NFC North: A Look at the State of the Packers, Lions, Bears and Vikings

Jonathan OwensCorrespondent IOctober 19, 2011

NFC North: A Look at the State of the Packers, Lions, Bears and Vikings

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    Week 7 of the NFL season is upon us, and it may be the most important week of the season for three of the four teams in the NFC North division. I know, every coach will tell you that every week is important and every player will tell you that every game is important. There are different levels of importance, though, and this week presents some interesting story lines.

    How do the Lions respond after their first loss of the season? How important is Jahvid Best to their offense? 

    The Bears face the Bucs in a game across the pond that could put the Bears in the driver's seat for a wild card in the NFC with a win.

    The Christian Ponder, or "Are we really going to pass on Andrew Luck cause we just drafted this guy?", era officially begins...against the Packers.

    The Packers don't really care about any of this, I'm sure. They're probably setting the over/under on A.J. Hawk "bird" sightings and how many times they'll be able to say "Welcome to the NFL, rook."

     Here's a closer look.

The Green Bay Packers: A. J. Hawk Says They're Number One

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    I think it goes without saying that the Packers are the best team in this division, as well as the NFL. Aaron Rodgers is locked in like few quarterbacks in the NFL have ever been. At this point, he should be the runaway MVP winner.

    But the defense really hasn't looked very good. At times they play well, but they've really looked poor most of the time and they seem to coast.

    They got ahead big against the Saints, but had to withstand a last-second drive to win that game. They scored 17 points in the first half against the Bears then went quiet for most of the second half. They played very poorly against the Panthers. Even the Rams game wasn't a very good game. Yes, they won 24-3, but they led 24-0 at halftime. Even against the Falcons, they trailed 14-0.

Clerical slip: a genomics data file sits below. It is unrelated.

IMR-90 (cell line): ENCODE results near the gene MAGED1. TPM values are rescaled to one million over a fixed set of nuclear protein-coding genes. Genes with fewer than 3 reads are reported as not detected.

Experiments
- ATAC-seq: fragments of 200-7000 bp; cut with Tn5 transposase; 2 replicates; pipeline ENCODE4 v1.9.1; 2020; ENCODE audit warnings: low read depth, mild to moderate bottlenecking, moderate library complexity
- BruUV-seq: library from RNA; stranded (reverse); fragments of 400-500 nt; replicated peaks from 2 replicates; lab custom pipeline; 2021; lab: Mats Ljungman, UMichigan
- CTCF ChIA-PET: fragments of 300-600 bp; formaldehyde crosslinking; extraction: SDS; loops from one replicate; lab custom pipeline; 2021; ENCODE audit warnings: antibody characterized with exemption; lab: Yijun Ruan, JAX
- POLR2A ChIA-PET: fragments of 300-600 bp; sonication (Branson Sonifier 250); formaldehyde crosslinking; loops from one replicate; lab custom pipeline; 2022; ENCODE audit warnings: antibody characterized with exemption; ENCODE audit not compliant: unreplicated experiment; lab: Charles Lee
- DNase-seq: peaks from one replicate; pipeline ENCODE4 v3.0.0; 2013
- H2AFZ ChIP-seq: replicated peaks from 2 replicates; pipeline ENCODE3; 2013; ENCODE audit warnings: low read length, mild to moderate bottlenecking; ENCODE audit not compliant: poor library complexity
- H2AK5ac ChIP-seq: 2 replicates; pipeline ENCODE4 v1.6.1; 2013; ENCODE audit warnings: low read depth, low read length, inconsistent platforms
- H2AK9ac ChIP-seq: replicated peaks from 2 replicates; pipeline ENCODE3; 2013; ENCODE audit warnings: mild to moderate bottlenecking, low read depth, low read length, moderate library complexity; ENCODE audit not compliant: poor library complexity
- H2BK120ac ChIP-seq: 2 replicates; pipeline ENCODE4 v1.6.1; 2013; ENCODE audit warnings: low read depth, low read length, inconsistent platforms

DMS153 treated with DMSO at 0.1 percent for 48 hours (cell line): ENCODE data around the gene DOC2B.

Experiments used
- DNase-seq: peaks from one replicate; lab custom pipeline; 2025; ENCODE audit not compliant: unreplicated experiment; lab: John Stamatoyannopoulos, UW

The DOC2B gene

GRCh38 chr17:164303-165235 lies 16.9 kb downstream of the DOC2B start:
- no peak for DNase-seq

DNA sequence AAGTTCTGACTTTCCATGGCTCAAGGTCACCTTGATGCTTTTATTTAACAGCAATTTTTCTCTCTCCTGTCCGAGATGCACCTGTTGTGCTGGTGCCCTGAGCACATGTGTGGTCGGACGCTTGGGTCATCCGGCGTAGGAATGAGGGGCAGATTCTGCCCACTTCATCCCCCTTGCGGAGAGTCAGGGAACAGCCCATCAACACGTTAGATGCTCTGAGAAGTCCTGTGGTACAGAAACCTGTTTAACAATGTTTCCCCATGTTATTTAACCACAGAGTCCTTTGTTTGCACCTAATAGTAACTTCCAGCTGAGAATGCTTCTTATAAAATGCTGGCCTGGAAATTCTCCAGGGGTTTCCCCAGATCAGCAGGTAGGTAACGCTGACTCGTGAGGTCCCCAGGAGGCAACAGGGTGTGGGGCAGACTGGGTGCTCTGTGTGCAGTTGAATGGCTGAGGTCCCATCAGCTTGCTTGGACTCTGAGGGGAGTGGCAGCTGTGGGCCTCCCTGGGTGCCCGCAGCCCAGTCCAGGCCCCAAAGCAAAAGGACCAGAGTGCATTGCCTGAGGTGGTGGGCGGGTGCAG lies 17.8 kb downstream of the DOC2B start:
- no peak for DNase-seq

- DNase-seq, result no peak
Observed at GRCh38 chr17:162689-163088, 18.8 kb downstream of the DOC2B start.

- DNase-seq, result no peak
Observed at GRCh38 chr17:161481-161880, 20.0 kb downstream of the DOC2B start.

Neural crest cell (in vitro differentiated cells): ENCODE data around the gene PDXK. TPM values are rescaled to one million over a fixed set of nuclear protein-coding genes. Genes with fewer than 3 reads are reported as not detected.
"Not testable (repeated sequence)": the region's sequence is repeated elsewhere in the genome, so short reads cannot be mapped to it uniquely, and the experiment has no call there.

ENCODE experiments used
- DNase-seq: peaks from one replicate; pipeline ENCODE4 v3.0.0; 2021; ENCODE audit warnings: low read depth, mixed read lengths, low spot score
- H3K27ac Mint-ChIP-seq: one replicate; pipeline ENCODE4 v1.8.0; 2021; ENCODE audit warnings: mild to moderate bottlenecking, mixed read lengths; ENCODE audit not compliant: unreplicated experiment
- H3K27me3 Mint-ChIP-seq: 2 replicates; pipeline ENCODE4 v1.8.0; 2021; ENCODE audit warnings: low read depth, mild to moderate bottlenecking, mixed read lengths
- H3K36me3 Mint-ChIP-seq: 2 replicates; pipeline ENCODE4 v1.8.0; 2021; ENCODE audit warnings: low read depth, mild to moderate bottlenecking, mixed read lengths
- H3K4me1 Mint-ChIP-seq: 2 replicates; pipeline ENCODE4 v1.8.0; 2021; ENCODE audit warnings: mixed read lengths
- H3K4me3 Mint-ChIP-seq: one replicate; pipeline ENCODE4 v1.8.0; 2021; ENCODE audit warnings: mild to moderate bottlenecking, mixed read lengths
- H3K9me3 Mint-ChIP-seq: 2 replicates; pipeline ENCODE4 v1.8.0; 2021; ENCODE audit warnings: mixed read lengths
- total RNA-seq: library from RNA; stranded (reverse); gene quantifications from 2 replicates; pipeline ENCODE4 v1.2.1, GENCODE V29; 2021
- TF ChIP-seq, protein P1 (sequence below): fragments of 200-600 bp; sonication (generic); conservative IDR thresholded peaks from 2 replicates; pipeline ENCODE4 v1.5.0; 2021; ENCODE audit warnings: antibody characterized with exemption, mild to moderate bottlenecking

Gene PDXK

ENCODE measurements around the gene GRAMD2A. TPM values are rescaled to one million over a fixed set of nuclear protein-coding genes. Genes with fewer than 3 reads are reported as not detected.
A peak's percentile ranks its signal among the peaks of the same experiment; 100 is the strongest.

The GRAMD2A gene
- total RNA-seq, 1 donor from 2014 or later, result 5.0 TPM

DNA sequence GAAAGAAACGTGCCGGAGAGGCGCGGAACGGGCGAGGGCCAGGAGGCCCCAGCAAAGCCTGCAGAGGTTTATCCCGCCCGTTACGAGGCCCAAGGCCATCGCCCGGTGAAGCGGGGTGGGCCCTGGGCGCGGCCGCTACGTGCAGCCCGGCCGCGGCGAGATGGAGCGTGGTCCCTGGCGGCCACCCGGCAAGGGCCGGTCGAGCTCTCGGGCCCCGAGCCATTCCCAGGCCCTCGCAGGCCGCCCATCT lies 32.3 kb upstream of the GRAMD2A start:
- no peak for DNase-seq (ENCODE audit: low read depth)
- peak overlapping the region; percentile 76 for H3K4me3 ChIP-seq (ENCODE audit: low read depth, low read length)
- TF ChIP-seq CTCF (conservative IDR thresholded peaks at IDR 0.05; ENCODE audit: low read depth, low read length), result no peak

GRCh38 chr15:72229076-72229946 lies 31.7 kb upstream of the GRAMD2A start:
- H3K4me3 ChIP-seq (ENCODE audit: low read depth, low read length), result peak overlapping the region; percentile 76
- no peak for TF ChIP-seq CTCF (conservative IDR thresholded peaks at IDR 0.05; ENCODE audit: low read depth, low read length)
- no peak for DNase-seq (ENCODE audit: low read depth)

Yes, they're undefeated, but I have yet to really see them play a complete game except for Denver. Everyone plays complete games against the Broncos.

    They give up loads of passing yards and have given up points in bunches at times. It's almost as if they do just enough to win. That's not really a bad thing, but sometimes when you are coasting it's hard to flip the switch and get serious again.

    It also concerns you because last year that defense was so good they could keep the Packers in games Rodgers was struggling, or the games he missed. Now, not so much.

    But I'd still be worried if I was a member of the '72 Dolphins.

The Detroit Lions: You Call That a Handshake?

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    Just to clarify, I've never believed that this was the Lions year, and I still don't. I love Calvin Johnson and Ndamukong Suh, but I really have doubts that much of their roster will be in the NFL in five years.

    No offense to Matt Stafford, but he's injury-prone and has been throughout college. Same for Jahvid Best. Generally when you're injury-prone in college, you're injury-prone in the NFL.

    That being said, the Lions' ability to come back against the Vikings and Cowboys impressed me. It's difficult to come back from three-touchdown deficits and they did it twice. Now I'm interested in seeing how they respond to their first loss of the season.

    For young teams, that first time you discover you aren't invincible is difficult to overcome. Add the loss of Jahvid Best for this week, and there's a lot of adversity to overcome in Detroit.

    What Jim Schwartz and Jim Harbaugh's altercation hid is the fact that that defense that so many people are impressed with was again lit up by a running back. Sunday marked the fourth straight week a running back averaged over five yards a carry against them, making you wonder what the Lions record would look like if Felix Jones and Adrian Peterson had gotten 25 carries instead of 16 and 17, respectively. 

    They're just not a very good defense when being asked to do something other than generate a pass rush. On countless occasions last week, the 49ers gashed the Lions by running right at Suh, and that vaunted offense can't score from the sidelines. Eventually the rest of the NFL is going to realize the formula for beating Detroit is not getting beat deep and running the ball 35 times a game.